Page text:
Up Next: Program two, FlySpace Dance Chicago

April 10th, 2013

If you missed the first weekend of FlySpace, shame on you. But here’s your second chance. Program two of FlySpace, the buzzed about “resource-sharing consortium” of our four female artistic directors, Margi Cole, Jan Bartoszek, Michelle Kranicke, and Joanna Rosenthal and their respective dance companies enters phase two of its two week run at the Pritzker Pavilion in Millennium Park.

If you’re still under a rock as far as what FlySpace consists of, let us shed some light for you: FlySpace is a resource-sharing consortium conceived and launched after a meeting with Marcia Festen, director of Chicago-based funder collaborative Arts Work Fund. A part of Chicago Cultural Center Presents, the four women align with the Department of Cultrual Affairs and Special Events in their desire to build capacity in the arts. Sharing resources and forging new paths in the ever exciting world of technology, the project has plans to build a model that will endure; A model with shared audiences, resources, and goals, but with strictly individual artistic ideas and ventures.

Weekend one, with performances by Joanna Rosenthal’s Same Planet Different World and Jan Bartozsek’s Hedwig Dances proved to be an exciting first experience for audiences seeing a show on the Pritzger stage, inside-out. Sitting in the choral balcony and on the stage where we are acconstomed to seeing the performers (think summer time, live music venue), we got to step inside, behind the massive glass walls and see what the performers see on those hot summer nights. Looking out at the city sky line and the massive lighting grid, the sun sets into a purple sky while dancers are illuminated by warm, yellow light.

Program two begins with Margi Cole’s adaption of a previous work by Nana Shineflug, Sufi Tales. Cole’s adaption, My Sufi Tale offers light-hearted humor while exposing her vulnerabilities and promises to be a hit in its return to the stage.

Also presented by Cole is Moving Stories, seen before with ten dancers. This adaption sees us with seven dancers, all who bring new stories and new energy to the piece. Rooted in the ideas and feelings about moving (in all senses of the word), the piece opens as dancer Maggie Koller speaks to the audience: “In my beginning is my end.” Dancers drift into the space with Koller and the many stories of each dancer’s movement begin to unfold. Different from Hedwig Dances’ athletic, mechanical handling of bodies, seen last week, Cole implements her signature weight-bearing style: more gentle as dancers take care with the bodies they manipulate, acknowledging that there are people inside those bodies. As Shannon Edwards tells her story, her association with the smell of her partner and its lingering in the hallway of their home, dancers shift on the floor, sliding, crawling, and jutting; creating an affect to suggest her feet, constantly shifting on sand, ever-changing. Their smooth movement pulls attention and seems an importnat image as the groundscape of the story.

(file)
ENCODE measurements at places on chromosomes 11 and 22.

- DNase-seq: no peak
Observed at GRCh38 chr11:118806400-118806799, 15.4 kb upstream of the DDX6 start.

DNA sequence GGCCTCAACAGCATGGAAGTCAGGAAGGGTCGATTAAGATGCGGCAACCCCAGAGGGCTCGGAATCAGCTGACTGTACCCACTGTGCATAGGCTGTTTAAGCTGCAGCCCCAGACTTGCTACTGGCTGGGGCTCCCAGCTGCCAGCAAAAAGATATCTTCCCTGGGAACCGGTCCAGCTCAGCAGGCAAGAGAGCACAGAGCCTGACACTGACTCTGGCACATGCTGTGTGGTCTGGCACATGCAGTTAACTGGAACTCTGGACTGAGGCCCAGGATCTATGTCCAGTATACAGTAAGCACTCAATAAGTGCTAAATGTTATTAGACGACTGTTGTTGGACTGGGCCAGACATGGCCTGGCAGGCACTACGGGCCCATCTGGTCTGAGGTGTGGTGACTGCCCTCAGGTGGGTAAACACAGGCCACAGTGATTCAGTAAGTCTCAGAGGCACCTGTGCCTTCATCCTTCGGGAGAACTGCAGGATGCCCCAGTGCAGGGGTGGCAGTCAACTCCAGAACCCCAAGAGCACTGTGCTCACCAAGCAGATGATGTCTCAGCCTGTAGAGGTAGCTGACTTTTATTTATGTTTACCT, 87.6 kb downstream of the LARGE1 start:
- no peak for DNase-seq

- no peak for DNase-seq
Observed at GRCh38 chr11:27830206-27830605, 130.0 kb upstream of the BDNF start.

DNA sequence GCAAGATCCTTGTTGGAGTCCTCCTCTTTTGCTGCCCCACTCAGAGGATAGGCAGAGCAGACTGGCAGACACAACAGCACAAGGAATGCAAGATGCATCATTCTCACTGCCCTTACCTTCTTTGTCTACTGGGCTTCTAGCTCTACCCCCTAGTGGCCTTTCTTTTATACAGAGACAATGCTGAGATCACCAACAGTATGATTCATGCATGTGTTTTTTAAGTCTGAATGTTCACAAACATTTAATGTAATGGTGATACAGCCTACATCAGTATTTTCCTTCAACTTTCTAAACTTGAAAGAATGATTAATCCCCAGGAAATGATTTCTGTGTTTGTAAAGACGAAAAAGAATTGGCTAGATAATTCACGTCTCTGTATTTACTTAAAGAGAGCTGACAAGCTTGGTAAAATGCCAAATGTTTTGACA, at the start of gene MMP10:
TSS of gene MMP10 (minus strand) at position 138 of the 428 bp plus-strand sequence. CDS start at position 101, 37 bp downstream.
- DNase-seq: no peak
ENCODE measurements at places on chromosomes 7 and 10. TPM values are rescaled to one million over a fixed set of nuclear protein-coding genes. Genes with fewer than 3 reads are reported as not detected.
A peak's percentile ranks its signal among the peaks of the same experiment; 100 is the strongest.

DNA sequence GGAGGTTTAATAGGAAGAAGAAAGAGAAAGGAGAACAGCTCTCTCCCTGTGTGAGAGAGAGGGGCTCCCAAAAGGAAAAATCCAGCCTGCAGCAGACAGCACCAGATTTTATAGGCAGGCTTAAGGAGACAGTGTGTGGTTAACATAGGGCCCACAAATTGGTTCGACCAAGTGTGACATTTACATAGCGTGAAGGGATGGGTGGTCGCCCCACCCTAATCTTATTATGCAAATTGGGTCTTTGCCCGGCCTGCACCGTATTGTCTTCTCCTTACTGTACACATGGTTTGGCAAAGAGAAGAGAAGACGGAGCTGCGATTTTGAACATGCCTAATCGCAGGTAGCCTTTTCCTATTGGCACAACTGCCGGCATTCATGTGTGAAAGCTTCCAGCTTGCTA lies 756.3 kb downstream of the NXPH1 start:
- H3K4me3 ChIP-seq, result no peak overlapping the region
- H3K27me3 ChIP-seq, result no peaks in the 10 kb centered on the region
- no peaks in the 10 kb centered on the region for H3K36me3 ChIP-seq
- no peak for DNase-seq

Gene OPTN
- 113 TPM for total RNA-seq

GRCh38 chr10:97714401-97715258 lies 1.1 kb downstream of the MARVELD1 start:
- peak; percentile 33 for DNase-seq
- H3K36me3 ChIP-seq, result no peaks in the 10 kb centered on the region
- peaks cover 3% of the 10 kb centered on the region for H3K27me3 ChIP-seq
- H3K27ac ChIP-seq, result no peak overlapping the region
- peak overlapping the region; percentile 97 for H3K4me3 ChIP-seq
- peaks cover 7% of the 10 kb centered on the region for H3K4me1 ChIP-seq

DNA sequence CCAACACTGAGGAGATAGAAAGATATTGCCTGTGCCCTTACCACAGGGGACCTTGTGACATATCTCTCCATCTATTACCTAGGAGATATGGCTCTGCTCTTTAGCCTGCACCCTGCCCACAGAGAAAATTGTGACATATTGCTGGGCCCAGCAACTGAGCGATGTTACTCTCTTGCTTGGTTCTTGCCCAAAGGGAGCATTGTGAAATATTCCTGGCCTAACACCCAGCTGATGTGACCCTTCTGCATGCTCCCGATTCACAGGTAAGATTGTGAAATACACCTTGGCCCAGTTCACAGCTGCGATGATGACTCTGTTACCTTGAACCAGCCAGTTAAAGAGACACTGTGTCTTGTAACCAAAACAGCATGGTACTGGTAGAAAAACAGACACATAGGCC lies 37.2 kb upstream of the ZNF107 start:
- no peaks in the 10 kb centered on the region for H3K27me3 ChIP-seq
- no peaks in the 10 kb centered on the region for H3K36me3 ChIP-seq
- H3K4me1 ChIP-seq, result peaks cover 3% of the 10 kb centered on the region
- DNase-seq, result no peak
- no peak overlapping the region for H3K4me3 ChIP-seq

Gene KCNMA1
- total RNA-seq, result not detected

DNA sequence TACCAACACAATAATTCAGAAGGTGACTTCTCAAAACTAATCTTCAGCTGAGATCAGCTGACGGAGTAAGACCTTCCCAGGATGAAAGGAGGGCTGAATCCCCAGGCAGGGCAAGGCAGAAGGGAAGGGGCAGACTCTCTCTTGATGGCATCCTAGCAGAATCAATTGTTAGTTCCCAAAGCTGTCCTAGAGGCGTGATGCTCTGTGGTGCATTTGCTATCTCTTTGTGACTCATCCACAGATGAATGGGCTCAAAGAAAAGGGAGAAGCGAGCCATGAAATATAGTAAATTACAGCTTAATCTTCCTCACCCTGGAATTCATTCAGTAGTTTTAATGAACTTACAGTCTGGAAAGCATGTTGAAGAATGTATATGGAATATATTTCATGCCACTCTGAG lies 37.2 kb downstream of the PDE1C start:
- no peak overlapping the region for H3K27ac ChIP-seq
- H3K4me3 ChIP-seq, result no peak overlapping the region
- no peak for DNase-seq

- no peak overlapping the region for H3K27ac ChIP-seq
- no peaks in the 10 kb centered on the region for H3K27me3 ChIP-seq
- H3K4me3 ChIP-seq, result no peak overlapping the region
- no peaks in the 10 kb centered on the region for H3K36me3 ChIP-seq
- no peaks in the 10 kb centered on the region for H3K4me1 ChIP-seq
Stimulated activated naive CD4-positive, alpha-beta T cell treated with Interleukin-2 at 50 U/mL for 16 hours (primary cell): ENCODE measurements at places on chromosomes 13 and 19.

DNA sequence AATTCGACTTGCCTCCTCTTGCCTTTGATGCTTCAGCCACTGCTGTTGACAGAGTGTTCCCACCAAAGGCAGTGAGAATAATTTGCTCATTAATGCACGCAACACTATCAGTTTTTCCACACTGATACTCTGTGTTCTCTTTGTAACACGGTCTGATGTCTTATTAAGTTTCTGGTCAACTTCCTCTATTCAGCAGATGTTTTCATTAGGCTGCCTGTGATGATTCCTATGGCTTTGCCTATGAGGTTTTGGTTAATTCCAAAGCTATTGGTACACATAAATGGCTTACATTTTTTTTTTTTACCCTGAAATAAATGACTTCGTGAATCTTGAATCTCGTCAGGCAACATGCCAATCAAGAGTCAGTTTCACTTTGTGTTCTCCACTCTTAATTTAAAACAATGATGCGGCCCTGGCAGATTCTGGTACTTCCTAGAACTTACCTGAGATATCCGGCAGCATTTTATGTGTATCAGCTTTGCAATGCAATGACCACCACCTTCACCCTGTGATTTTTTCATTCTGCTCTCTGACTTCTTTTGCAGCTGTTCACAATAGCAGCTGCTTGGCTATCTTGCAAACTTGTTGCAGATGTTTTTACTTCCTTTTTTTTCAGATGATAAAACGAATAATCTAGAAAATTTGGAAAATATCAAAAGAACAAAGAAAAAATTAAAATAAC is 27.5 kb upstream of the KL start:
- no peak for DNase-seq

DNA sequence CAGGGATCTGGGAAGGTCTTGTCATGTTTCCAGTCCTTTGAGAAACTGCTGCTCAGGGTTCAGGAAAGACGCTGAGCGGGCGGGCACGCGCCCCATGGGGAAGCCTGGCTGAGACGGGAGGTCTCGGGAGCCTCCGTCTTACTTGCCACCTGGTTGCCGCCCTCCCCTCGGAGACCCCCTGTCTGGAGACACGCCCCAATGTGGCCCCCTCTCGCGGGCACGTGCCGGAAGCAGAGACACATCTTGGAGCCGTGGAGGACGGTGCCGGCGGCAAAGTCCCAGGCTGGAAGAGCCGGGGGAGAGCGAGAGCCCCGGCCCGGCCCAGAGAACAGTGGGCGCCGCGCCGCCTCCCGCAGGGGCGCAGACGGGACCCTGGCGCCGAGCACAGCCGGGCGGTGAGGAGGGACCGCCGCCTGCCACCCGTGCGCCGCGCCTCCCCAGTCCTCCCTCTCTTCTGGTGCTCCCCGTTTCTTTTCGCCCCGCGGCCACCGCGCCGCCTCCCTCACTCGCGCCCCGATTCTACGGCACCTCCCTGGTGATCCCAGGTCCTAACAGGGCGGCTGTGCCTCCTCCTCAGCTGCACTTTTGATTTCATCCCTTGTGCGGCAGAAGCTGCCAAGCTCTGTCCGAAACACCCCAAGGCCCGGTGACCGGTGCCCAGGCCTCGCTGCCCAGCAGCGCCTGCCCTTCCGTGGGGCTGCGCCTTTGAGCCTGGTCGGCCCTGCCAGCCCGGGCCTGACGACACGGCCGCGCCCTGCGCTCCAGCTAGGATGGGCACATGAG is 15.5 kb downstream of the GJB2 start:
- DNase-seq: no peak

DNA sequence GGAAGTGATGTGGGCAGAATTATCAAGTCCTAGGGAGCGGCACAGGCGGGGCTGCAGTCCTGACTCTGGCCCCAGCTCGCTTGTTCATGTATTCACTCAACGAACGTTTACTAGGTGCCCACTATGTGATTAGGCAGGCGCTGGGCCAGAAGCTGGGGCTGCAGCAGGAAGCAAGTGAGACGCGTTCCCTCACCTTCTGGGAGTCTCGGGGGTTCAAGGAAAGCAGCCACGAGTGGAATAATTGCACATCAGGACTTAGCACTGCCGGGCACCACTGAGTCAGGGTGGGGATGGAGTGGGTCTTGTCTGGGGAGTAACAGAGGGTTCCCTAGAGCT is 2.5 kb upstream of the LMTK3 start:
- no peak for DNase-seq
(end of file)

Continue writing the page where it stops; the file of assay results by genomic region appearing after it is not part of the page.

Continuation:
The piece ends with a somber tone as the questions we have been presented remain unanswered: “What is home?”, “Is it a place, possessions, people, feelings?”, “What happens when we move away from physical-place-home?”, “How do we learn to define home as mental place?”

Cole turns her head to say, “Kinda sad, isn’t it?” As an audience member, emptiness is present, but so is wonderment, curiosity, and yearning.

Shifting during intermission, Artistic director of Zephyr Dance, Michelle Kranicke causes quite a stir. The crowd stands up as crews reconfigure the entire space.

Seats now facing the west wall of the Pritzger space, the audience is able to see into what would normally be forbiden “wing space”. Audience members sitting on the floor level of the space also have a new view of the west side of the balcony. A forty minute masterpiece entitled 40 minutes from november has been carefully crafted by Kranicke with careful consideration of each and every detail. Interludes of music spatter in and out of what seems to be cavern-like silence, allowing the audience to drift their focus through the space knowing the music is there, calling them back to attention every now and again. Kranicke elected these aspects so as to give choices, rather than trying to “retrofit the work into the space” in a manner that pollutes the clarity of the original idea.

“40 minutes from november is an investigation of three unrelated movement types: a linear assemblage of fundamental classroom exercises and found improvisational movement, a group investigation based on comedic walking routines and an overlapping parallel performance, an offstage movement allegory, lingering above in the choral loft of the Pritzker space,” says Kranicke. Dancers employ stiff balletic port de bras (carriage of the arms), pedestrian walking, and use of the space, in ways that one is unable to look at all three dancers at the same time. Dancers employ awkward and funny movements, passes across the space, slides, gallops, walks, and a most memorable hands folded into the ribcage, fluttering: too small wings for a large, human-shaped moth.

Tickets for the final weekend of FlySpace are available here. Shows run Friday and Saturday, April 12 and 13 at 7 p.m. and Sunday, April 14 at 5 p.m.

Jordan Reinwald

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